” Eamonn McCabe explores the development of the art of photography in the UK, beginning by looking at how science and technology allowed pioneering photographers like Roger Fenton and Julia Margaret Cameron to create a new art form in the 1800s.”
It was actually quite good and no doubt informative for those mildly interested in the subject or those whose thirst for knowledge is never ending. It was great to see my University Professor Tutor and now friend Paul Hill MBE ( awarded the MBE for services to British Contemporary photography ) sadly not talking about his own photography but that of landscape photographer Fay Godwin. Godwin sadly no longer with us attended some of Paul’s Workshop weekends at The Photographers Place, Bradbourne, Derbyshire back in the 80’s. I wish I’d have attended some of them but I neither had the courage, confidence in my own work or, and perhaps more importantly, the finances. My Dad probably wouldn’t have given me a lift there either even though it was just down the road.
Martin Parr who also attended Paul’s Workshops back in the day was another notable image maker on this programme. He’s like the Banksy of the photographic world by which I mean virtually everyone knows has heard of him. Parr’s pretty much turned himself into a Brand and you can bet your sweet ass that whenever there’s a programme about photography Parr will feature in it somewhere in it. You’d be forgiven for thinking Contemporary Photography begins and ends with Parr. I often wonder what Tony Ray-Jones would be doing now if he were still alive.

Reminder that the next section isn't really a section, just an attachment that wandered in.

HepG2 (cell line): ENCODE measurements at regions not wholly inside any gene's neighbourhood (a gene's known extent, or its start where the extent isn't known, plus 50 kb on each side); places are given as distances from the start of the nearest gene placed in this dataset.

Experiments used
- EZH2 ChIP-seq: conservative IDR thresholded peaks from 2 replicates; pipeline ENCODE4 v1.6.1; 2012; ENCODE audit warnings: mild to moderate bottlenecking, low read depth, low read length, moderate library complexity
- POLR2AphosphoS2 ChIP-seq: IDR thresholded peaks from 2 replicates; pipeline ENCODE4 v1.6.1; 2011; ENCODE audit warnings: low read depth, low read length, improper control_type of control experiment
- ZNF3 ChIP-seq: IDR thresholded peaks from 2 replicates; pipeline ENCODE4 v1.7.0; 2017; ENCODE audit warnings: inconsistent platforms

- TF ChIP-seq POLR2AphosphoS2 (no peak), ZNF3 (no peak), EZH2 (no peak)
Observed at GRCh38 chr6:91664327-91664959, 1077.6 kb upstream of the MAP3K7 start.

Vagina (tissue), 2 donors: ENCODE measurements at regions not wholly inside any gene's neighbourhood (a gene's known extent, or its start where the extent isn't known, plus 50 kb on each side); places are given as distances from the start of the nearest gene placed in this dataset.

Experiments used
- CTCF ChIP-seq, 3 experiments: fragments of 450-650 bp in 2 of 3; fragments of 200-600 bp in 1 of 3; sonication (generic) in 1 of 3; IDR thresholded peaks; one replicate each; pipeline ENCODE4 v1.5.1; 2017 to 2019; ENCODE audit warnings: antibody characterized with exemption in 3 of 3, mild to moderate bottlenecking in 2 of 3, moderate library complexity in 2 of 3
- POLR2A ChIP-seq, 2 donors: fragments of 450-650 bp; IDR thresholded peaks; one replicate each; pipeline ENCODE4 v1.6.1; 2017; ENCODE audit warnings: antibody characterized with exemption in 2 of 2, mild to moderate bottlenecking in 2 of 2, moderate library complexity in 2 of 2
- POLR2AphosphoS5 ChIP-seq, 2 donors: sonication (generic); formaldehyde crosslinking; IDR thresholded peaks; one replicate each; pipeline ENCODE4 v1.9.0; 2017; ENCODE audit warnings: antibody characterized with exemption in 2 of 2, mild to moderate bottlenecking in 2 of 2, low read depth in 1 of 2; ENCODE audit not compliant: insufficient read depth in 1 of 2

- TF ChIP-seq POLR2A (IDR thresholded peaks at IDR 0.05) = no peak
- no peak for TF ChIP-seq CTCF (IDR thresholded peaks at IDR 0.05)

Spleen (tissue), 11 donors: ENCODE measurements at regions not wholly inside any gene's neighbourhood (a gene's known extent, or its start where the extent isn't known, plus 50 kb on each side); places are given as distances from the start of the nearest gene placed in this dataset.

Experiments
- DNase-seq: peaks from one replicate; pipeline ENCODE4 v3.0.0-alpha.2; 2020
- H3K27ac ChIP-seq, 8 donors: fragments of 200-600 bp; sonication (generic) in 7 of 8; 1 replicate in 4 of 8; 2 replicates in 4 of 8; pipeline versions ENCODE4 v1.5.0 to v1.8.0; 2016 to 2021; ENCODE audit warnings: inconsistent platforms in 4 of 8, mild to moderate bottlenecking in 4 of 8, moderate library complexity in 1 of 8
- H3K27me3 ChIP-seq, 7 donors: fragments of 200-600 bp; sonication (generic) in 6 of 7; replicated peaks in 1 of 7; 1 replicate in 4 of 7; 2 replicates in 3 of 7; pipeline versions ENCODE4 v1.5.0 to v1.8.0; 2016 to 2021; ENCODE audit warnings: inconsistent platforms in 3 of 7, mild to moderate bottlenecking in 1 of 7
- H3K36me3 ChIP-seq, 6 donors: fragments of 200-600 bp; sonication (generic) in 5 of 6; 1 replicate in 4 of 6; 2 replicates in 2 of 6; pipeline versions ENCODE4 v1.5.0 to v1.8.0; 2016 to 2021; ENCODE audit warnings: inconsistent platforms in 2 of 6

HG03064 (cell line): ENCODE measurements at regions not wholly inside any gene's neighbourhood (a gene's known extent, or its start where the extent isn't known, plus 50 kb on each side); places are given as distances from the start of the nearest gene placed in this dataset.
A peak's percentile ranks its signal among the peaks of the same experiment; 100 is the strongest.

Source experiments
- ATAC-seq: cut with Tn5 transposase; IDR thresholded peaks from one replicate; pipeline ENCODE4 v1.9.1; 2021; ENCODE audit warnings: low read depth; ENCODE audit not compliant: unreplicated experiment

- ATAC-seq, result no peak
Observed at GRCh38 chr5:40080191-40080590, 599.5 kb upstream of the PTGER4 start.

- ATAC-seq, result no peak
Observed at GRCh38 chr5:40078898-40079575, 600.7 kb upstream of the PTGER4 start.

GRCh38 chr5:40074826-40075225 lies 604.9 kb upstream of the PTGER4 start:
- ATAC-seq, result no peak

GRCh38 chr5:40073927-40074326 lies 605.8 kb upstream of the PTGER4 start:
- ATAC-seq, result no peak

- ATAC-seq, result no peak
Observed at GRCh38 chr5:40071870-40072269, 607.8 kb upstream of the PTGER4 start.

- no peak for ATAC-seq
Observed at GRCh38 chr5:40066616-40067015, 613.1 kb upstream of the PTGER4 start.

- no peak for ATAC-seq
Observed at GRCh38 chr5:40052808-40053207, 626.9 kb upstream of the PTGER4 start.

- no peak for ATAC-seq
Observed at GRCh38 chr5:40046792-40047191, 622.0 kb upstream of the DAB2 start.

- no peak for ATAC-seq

I was fortunate enough to be in London when Parr presented his New Brighton work at the Photographers Gallery round about 1986 ( yes I’m that bloody old ) and I managed to somehow get into the Evening Private Viewing glass of wine nibble of cheese soiree bash. Parr who was a lot younger than he is now also gave a little talk followed by a question and answer session. Some BBC Executives turned up and gave his some flak concerning the invasive nature of his working methods. I seem to remember making some comment in defence of Parr’s work to the assembled throng but whose going to listen to a twenty year old Northern oik dressed in bumper boots, jeans and Harrington jacket when you’re a Beeb Exec and pursuing a successful media career in keeping the population happy. Even now I can’t help thinking if these middle class cheese eating munters had concentrated on making sure their own BBC house was in order Jimmy Saville et al the country might not be so ringing it’s hands right now.
I used to love going to the Photographers Gallery on Great Newport St back in those days whenever I was in London staying at my brother’s place. You could always get a decent bowl of salad and fresh orange juice but more importantly the toilets were always clean in which to enjoy a good dump in a morning before setting off into the West End. Somewhere in my negative folder I’ve got a self portrait sat on, taken using my OM1-N on self timer hung from the back of the toilet door coat hook. Must dig that one out sometime.
Right that’s it, I’m off to do some sewing !